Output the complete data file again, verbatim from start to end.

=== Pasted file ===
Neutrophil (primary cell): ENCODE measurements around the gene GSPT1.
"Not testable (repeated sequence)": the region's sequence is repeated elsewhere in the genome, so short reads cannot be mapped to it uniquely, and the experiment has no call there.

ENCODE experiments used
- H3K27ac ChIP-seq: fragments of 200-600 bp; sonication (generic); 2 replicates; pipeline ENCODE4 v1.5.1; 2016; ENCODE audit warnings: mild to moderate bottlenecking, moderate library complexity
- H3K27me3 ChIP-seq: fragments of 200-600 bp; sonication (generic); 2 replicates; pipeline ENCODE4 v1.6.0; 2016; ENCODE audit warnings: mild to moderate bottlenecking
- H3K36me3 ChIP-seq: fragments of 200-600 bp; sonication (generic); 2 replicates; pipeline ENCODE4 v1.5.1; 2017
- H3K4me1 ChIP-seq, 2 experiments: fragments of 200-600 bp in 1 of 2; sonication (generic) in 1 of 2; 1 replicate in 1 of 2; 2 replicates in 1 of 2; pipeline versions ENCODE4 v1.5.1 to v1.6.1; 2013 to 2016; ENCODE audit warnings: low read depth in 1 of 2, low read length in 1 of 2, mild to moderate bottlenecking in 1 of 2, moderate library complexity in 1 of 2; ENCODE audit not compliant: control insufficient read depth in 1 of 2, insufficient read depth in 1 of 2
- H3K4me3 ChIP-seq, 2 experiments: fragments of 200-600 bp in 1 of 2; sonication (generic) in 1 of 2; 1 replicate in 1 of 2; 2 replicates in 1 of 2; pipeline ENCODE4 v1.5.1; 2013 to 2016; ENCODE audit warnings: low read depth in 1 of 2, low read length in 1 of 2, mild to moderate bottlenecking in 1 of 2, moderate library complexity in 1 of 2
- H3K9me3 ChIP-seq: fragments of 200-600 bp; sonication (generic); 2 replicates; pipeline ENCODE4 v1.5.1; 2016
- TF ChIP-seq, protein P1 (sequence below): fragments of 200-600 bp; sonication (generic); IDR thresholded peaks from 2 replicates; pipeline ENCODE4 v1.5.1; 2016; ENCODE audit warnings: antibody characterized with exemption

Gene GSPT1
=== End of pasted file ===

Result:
Neutrophil (primary cell): ENCODE measurements around the gene GSPT1.
"Not testable (repeated sequence)": the region's sequence is repeated elsewhere in the genome, so short reads cannot be mapped to it uniquely, and the experiment has no call there.

ENCODE experiments used
- H3K27ac ChIP-seq: fragments of 200-600 bp; sonication (generic); 2 replicates; pipeline ENCODE4 v1.5.1; 2016; ENCODE audit warnings: mild to moderate bottlenecking, moderate library complexity
- H3K27me3 ChIP-seq: fragments of 200-600 bp; sonication (generic); 2 replicates; pipeline ENCODE4 v1.6.0; 2016; ENCODE audit warnings: mild to moderate bottlenecking
- H3K36me3 ChIP-seq: fragments of 200-600 bp; sonication (generic); 2 replicates; pipeline ENCODE4 v1.5.1; 2017
- H3K4me1 ChIP-seq, 2 experiments: fragments of 200-600 bp in 1 of 2; sonication (generic) in 1 of 2; 1 replicate in 1 of 2; 2 replicates in 1 of 2; pipeline versions ENCODE4 v1.5.1 to v1.6.1; 2013 to 2016; ENCODE audit warnings: low read depth in 1 of 2, low read length in 1 of 2, mild to moderate bottlenecking in 1 of 2, moderate library complexity in 1 of 2; ENCODE audit not compliant: control insufficient read depth in 1 of 2, insufficient read depth in 1 of 2
- H3K4me3 ChIP-seq, 2 experiments: fragments of 200-600 bp in 1 of 2; sonication (generic) in 1 of 2; 1 replicate in 1 of 2; 2 replicates in 1 of 2; pipeline ENCODE4 v1.5.1; 2013 to 2016; ENCODE audit warnings: low read depth in 1 of 2, low read length in 1 of 2, mild to moderate bottlenecking in 1 of 2, moderate library complexity in 1 of 2
- H3K9me3 ChIP-seq: fragments of 200-600 bp; sonication (generic); 2 replicates; pipeline ENCODE4 v1.5.1; 2016
- TF ChIP-seq, protein P1 (sequence below): fragments of 200-600 bp; sonication (generic); IDR thresholded peaks from 2 replicates; pipeline ENCODE4 v1.5.1; 2016; ENCODE audit warnings: antibody characterized with exemption

Gene GSPT1